Posted on September 5, 2014
If search engine optimization brings the wrong customers to the wrong pages then everybody loses.
A while ago I wanted to buy a desk phone. I searched for “desk phones” and one of the results that came up was Viking Direct. I clicked on the link, which brought me to the Viking homepage. Annoying. I then had to search on the Viking site for “desk phones” only to discover they didn’t have any. Very annoying. The exact same thing happened to me a couple of times more with Viking. The result? I now ignore their search results and buy from their competitor.
The Viking marketers treated me like traffic. I was just volume to them. Interesting what the web and illegal drugs have in common: users, traffic and HITS. It’s well known that HITS stands for “How Idiots Track Success,” and the Cult of Volume is alive and well in many organizations.
Imagine if an offline retailer said: “We want more traffic.” Okay. Let’s put a huge bin of sweets in the back of the store and advertise “FREE SWEETS!!!!” in all our shop windows. That’ll get us traffic. Let’s lie. Let’s advertise desk phones and loads of other products we don’t have. That’ll get us more traffic. And when people are in the store and have eaten the sweets and discovered we don’t have desk phones, they’ll buy … photocopiers!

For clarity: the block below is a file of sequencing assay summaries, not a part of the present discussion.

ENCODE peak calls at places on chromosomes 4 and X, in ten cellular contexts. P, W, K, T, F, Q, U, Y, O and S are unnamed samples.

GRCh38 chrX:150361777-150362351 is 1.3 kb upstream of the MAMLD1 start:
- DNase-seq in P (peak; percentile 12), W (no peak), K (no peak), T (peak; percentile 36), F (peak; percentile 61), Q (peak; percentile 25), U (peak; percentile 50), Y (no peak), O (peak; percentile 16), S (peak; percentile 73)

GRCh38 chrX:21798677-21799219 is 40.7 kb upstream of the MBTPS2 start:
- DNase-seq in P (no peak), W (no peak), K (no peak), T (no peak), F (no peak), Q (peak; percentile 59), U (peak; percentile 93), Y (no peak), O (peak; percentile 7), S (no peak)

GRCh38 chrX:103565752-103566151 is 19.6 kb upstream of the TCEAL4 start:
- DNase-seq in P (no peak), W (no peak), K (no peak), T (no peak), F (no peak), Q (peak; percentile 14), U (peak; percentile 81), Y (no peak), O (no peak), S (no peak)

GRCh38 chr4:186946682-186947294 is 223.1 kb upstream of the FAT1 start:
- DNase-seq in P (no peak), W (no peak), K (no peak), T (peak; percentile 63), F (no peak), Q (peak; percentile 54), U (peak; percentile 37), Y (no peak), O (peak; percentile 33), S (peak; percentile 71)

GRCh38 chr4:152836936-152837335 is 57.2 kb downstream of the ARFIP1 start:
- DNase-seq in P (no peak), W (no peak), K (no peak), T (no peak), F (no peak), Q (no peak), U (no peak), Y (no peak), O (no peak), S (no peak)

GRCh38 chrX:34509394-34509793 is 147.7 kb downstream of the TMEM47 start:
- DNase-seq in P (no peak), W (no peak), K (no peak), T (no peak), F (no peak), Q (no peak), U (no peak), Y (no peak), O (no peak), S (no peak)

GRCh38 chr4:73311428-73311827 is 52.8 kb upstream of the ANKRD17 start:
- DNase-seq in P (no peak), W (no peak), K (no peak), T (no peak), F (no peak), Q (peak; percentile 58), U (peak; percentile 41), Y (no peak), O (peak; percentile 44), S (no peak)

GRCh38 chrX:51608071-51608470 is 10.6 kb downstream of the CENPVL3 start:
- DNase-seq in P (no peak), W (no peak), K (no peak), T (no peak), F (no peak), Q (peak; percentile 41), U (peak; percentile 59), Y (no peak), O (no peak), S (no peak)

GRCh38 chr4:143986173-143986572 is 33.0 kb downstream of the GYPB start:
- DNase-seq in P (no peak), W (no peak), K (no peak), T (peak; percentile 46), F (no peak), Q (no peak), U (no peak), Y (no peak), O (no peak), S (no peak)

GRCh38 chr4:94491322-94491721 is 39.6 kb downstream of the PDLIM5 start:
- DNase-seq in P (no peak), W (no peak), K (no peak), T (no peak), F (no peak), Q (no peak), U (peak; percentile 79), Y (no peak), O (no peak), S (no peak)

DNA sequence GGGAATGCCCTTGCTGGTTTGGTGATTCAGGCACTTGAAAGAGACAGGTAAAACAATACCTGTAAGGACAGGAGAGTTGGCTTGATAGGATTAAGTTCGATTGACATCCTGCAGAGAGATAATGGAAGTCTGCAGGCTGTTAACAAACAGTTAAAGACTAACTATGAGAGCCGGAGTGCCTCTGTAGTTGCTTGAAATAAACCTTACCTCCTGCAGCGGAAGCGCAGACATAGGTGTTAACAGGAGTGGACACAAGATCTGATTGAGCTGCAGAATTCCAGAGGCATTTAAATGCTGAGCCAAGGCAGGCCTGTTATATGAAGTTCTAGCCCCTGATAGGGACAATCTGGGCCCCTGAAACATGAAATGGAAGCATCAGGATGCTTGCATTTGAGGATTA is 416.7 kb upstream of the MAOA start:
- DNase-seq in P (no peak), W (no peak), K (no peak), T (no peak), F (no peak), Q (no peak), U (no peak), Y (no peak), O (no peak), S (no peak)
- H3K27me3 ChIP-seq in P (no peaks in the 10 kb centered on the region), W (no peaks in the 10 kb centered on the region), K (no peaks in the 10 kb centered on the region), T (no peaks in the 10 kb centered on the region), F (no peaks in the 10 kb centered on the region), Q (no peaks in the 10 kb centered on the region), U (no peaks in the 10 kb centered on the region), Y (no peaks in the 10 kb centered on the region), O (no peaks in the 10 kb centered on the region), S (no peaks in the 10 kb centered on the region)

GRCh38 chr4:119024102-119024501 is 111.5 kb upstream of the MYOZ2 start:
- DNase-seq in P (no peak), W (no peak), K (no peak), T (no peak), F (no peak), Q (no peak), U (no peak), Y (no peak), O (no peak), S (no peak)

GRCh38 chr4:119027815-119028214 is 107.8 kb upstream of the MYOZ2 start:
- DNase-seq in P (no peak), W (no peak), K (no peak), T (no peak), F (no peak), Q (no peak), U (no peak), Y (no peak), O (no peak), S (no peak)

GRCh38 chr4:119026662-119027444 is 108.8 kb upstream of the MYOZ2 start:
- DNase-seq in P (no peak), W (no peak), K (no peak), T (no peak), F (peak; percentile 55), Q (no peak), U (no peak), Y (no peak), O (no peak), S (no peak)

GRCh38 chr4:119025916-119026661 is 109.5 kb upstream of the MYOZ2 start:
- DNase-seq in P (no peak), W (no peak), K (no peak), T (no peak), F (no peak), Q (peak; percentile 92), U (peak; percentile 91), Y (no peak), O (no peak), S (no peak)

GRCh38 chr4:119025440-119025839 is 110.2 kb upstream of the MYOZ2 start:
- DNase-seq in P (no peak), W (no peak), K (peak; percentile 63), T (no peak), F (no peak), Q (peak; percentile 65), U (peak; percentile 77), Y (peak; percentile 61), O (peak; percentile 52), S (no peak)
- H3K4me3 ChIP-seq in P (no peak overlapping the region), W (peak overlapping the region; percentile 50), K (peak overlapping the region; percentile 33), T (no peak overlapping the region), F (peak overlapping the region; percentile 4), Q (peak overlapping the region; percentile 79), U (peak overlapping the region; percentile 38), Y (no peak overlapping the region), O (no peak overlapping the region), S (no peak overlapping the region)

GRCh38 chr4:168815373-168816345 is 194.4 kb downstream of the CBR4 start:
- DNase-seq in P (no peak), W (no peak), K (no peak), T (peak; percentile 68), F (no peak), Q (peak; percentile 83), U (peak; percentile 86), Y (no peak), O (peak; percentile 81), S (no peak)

I once worked with a website that gave funding to medical researchers. It was inundated with traffic it didn’t want. People were searching for diseases and finding its website and sending emails asking general medical questions and staff were very frustrated. They couldn’t trust the site statistics because they was so much of the wrong traffic. They couldn’t do their jobs properly because they were getting so many emails about things they weren’t able to help people with.
The medical funding site ending up de-optimizing. They started only using the Latin words for medical terms and also hid many pages from the search engines. The result was that the researchers who needed them still could find them and the staff stopped getting questions they couldn’t answer.
The wrong traffic hurts. Everybody who arrives at your website and immediately realizes that you’re not where they wanted to go has the potential to think badly about you. They may avoid you in the future when they actually need you. People hate when their time is wasted.
Many web teams are blind to the make-up of the traffic that visits them. It’s just numbers. The human beings who visit are just users, traffic and HITS mixed in with artificial bots from search engines. It’s all the same. It’s all just traffic.
We have to start thinking about people instead of traffic. We have to focus on customer purpose and whether customers complete the tasks they came to our websites to complete. The higher the task failure the higher the dissatisfaction. Less traffic, more quality, more value.